Personal computers, AV equipment, and other common electronic devices incorporate a number of electronic components in order to realize the functions of those devices. "Power supply" is the name given to the functional block that supplies the voltage or current required to operate the electronic components.
Broadly speaking, the power supply block performs the following two functions.
- Converts alternating current to direct current
- Converts direct current to direct current
These functions are explained below.
1. Conversion of alternating current to direct current
[Why conversion is necessary]
The electricity supplied to this power supply block is the electricity that is supplied from the power station to the power outlets of the office or house where the electronic device is being used. This electricity is 100 V AC in Japan. On the other hand, most of the components in an electronic device operate on direct current and a low voltage (such as 3.3 V or 1.8 V). In other words, the alternating current from the power outlets must be converted into direct current in order for the electronic device to operate.
For more information on alternating and direct current, see "Please explain the meanings of the units used to measure electricity" in the Electricity section of the Basic Knowledge FAQ.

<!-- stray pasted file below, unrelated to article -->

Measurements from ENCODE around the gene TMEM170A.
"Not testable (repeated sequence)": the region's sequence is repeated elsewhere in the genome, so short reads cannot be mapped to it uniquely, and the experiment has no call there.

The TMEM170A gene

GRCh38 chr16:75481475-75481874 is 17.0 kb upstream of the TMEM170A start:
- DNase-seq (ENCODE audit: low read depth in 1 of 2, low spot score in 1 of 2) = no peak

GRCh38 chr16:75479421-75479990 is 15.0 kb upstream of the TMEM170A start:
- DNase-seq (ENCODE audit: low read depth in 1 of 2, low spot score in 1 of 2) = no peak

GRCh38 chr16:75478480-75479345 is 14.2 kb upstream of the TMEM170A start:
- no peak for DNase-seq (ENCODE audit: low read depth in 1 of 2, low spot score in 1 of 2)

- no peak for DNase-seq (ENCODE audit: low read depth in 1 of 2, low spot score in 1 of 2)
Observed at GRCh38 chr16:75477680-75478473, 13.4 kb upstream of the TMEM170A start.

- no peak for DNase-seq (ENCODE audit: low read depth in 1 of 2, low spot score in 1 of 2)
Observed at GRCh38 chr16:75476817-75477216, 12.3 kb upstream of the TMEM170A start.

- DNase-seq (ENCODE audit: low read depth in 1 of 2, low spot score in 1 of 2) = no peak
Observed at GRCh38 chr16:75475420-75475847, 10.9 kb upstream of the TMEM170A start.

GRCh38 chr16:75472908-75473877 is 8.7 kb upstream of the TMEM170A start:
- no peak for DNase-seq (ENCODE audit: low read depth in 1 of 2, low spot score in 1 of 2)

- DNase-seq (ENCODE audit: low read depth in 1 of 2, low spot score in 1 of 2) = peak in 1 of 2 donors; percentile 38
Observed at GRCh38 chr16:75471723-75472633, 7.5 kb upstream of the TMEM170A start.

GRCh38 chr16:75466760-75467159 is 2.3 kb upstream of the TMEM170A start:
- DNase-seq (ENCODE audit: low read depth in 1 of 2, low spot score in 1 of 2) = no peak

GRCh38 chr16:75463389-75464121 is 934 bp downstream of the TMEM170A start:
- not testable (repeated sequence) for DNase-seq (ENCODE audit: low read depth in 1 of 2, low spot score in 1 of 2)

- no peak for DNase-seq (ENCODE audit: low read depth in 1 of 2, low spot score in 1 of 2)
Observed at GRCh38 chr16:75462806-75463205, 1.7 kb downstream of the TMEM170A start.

The role of the power supply block is to convert the alternate current from the power outlets into the direct current required by the electronic components.
The power supply IC in this power supply block is used to convert the rectifying circuit output to the required stabilized DC voltage.
2. Conversion of direct current to direct current
[Why conversion is necessary]
These days, consumers are demanding smaller and more power efficient electronic devices. This means that the power supply block must also be more compact and reduce power consumption and heat. Switching power supplies have been developed to satisfy these demands.
The electricity supplied from another source such as a battery is limited to a specific DC voltage (for example 12 V) and such supply situation is unstable. On the other hand, the various electronic components incorporated in electronic devices require different voltages (for example, 3.3 V and 1.8 V), accuracies, and capacity of currents, and abovementioned power source does not satisfy these power supply specifications of electronic components. Therefore, here too, conversion is required.
For more information on switching regulators, see "System Differences" in the Types of Power Supply ICs section under Power Supply IC in the Linear IC FAQ.
The power supply block also has the function of converting the unstable voltage supplied from the battery to the stable voltage required by electronic components. A switching regulator, which is one type of power supply IC, can reduce heat generated by the conversion.
In the DC-DC conversion diagram shown in the next figure, the power supply IC has the function of converting the unstable DC voltage including ripples into the required stable DC voltage.
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